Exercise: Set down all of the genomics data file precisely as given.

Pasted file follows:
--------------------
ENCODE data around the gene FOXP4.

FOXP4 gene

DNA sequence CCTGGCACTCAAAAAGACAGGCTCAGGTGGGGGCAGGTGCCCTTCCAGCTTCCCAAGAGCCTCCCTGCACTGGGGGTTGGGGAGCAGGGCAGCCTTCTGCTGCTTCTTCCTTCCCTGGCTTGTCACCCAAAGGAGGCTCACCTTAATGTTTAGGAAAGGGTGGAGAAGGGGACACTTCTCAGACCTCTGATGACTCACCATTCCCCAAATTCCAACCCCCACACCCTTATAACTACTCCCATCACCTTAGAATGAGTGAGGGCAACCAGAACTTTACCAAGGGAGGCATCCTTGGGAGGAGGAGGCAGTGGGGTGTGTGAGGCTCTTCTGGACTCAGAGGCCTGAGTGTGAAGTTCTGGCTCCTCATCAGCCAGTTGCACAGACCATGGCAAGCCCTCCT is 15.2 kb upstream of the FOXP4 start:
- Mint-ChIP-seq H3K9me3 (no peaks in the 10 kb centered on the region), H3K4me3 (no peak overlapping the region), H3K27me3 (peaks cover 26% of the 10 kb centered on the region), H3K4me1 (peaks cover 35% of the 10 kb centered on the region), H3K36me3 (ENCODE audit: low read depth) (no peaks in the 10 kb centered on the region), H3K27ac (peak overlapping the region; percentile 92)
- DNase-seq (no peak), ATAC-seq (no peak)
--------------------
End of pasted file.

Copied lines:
ENCODE data around the gene FOXP4.

FOXP4 gene

DNA sequence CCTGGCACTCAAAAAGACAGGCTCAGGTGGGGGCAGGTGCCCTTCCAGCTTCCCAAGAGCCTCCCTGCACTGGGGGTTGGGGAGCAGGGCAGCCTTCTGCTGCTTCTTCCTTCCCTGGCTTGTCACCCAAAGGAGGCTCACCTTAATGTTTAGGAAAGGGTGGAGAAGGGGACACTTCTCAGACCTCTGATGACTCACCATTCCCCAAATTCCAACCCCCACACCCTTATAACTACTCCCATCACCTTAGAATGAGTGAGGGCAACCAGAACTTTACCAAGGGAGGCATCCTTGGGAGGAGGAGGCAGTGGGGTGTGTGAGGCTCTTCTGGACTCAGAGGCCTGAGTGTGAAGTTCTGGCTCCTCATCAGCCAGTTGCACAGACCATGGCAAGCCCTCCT is 15.2 kb upstream of the FOXP4 start:
- Mint-ChIP-seq H3K9me3 (no peaks in the 10 kb centered on the region), H3K4me3 (no peak overlapping the region), H3K27me3 (peaks cover 26% of the 10 kb centered on the region), H3K4me1 (peaks cover 35% of the 10 kb centered on the region), H3K36me3 (ENCODE audit: low read depth) (no peaks in the 10 kb centered on the region), H3K27ac (peak overlapping the region; percentile 92)
- DNase-seq (no peak), ATAC-seq (no peak)